Translating Culture: The Economy of Articulation and Confinement

Jamal Eddine Benhayoun, (Abdelmalek Essaadi University, Tetuan, Morocco)

"Culture" is a key concept that is capable of re-inventing itself as a history of culture itself. Our contemporaneity, our postmodernism and postcolonialism seem to be entrapped within the very word we naively think we master and are capable of investing with our own presuppositions. The trends of our thinking, the turns in our cultural and ideological attitudes, our modernity and postmodernityŠcome face to face within the circumference of the notion "culture." The heterogeneity, ambivalence and sophistication of our current cultural practices are homogenised and simplified‹even emptied‹within the word "culture". This is, perhaps, a very cynical, unsympathetic and pessimistic way of defining and commenting on our contemporary cultural articulations. Nevertheless, this shows that "culture" is an extremely resilient word, always enabled by those same forces that seek to eliminate it or at least reduce it to a residue within the realm of language. Of course, the fact that our heterogeneous discursive practices are all at once circumscribed within a singular concept such as "culture" reveals how much inarticulate we are as postmodernists that always pride ourselves on issues of culture and on our abilities of taking language to its furthest extremes of signification. As this paper will argue, our languages, our writings, our inscriptions, our arts, fashion shows, architectural designs and industrial innovations have not yet developed into articulation, and, as such, the concept culture is, in this sense, a limit to heterogeneity and diversity‹shockingly a space of confinement.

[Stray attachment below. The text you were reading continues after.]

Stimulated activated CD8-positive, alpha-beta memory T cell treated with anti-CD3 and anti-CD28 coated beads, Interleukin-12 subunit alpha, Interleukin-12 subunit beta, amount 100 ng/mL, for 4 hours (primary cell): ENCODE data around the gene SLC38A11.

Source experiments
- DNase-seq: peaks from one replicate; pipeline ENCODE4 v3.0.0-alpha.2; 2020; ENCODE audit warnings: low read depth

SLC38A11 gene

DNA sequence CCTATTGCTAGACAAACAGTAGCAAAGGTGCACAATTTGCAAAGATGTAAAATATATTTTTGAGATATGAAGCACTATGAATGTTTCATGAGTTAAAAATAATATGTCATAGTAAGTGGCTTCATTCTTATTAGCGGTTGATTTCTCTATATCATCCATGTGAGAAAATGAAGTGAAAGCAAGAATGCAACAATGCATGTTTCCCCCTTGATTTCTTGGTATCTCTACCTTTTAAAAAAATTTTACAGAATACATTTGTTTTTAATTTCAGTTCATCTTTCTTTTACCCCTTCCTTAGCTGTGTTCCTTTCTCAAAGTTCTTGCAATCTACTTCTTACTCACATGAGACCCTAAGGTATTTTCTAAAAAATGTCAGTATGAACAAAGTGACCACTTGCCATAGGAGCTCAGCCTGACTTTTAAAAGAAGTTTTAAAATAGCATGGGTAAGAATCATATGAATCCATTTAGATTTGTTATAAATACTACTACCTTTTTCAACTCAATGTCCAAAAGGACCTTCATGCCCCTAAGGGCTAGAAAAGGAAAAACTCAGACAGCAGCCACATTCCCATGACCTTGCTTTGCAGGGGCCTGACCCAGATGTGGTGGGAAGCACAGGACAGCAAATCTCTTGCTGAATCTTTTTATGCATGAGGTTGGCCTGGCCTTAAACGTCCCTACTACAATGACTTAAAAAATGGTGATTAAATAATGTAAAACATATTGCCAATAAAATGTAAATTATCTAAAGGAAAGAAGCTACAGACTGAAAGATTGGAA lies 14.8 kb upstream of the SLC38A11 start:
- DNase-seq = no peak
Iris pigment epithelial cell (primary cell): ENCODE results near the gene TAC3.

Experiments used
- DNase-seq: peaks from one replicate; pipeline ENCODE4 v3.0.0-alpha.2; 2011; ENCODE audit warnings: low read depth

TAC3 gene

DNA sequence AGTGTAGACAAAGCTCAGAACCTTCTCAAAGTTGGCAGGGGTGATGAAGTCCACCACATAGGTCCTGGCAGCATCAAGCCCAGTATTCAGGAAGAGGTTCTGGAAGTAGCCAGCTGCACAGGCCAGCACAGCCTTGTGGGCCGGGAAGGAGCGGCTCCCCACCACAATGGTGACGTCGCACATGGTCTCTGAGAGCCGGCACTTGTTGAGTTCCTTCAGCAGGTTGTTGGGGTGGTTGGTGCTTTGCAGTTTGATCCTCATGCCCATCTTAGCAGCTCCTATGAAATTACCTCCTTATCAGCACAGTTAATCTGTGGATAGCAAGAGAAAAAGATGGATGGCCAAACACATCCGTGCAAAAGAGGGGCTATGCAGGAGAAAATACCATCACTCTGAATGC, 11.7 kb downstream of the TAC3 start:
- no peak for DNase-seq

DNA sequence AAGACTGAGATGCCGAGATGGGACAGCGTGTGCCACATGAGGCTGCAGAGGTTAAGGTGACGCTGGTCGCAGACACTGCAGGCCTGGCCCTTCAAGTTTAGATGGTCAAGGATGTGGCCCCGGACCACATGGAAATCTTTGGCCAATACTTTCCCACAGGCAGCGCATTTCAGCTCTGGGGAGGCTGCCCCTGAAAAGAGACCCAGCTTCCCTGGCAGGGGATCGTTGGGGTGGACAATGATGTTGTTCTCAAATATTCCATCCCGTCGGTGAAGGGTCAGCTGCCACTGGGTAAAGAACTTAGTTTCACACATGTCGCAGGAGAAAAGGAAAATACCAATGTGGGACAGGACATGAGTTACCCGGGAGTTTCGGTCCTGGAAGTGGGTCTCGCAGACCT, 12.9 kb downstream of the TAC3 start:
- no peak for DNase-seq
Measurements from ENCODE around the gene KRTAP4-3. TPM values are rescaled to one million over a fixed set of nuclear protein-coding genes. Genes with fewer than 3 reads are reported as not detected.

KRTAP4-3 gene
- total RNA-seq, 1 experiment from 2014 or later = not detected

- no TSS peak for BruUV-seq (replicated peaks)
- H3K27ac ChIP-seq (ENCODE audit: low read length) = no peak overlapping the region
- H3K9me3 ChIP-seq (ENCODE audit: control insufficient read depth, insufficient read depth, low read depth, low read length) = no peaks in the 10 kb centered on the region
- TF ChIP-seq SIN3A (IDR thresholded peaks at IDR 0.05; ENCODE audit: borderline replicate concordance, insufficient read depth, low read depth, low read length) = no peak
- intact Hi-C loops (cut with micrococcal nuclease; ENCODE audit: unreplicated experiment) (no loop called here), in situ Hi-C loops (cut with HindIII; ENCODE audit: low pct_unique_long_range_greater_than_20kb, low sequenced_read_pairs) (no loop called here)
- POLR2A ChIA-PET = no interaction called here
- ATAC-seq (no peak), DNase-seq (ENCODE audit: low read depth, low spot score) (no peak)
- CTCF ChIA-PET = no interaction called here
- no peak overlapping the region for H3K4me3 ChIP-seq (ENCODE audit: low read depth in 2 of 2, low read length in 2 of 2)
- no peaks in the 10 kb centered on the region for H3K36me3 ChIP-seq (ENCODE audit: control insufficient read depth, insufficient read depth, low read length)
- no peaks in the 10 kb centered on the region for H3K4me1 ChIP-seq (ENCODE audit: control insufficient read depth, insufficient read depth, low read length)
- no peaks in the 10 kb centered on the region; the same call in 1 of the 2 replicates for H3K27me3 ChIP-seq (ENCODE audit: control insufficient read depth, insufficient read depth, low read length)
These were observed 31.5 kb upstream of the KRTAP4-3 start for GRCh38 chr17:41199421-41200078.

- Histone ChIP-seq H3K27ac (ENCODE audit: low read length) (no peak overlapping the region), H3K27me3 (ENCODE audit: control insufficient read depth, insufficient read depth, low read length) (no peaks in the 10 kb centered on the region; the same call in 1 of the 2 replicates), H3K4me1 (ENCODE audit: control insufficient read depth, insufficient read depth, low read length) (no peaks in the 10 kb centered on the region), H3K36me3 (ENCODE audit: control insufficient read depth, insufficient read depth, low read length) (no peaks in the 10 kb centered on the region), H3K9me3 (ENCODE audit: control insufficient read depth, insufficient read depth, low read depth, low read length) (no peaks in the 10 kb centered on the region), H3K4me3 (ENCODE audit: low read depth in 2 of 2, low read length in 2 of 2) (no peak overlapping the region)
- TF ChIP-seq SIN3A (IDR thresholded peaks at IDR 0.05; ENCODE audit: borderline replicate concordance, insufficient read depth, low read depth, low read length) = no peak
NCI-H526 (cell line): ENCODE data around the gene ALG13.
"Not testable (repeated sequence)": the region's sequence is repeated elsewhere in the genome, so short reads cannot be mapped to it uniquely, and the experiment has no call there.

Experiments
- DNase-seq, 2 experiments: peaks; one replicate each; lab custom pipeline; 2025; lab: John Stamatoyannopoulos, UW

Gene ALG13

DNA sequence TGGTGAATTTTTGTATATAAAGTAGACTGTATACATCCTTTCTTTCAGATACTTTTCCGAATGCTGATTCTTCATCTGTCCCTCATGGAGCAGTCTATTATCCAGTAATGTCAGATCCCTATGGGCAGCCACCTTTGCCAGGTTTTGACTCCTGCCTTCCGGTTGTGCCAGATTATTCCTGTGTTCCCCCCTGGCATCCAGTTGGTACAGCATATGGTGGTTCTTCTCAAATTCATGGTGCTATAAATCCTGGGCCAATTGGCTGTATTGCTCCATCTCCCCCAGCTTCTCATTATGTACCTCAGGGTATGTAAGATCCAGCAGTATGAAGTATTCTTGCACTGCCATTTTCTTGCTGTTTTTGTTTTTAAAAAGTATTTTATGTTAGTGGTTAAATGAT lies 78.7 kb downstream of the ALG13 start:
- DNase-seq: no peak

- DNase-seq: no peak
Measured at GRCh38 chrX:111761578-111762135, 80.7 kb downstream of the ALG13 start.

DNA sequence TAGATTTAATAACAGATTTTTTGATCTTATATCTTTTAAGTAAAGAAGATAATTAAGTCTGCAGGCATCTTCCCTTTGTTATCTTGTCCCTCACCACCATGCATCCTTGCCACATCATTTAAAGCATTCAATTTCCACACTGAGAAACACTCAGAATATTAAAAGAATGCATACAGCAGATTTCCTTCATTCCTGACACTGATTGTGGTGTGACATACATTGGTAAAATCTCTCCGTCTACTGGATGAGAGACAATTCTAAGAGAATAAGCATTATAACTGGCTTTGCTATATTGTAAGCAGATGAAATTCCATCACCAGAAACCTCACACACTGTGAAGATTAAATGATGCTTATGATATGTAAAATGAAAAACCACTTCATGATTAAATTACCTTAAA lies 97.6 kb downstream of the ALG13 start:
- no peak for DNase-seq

Postcolonial OV discourseov Casablanca Conference

Last modified: 7 May 2001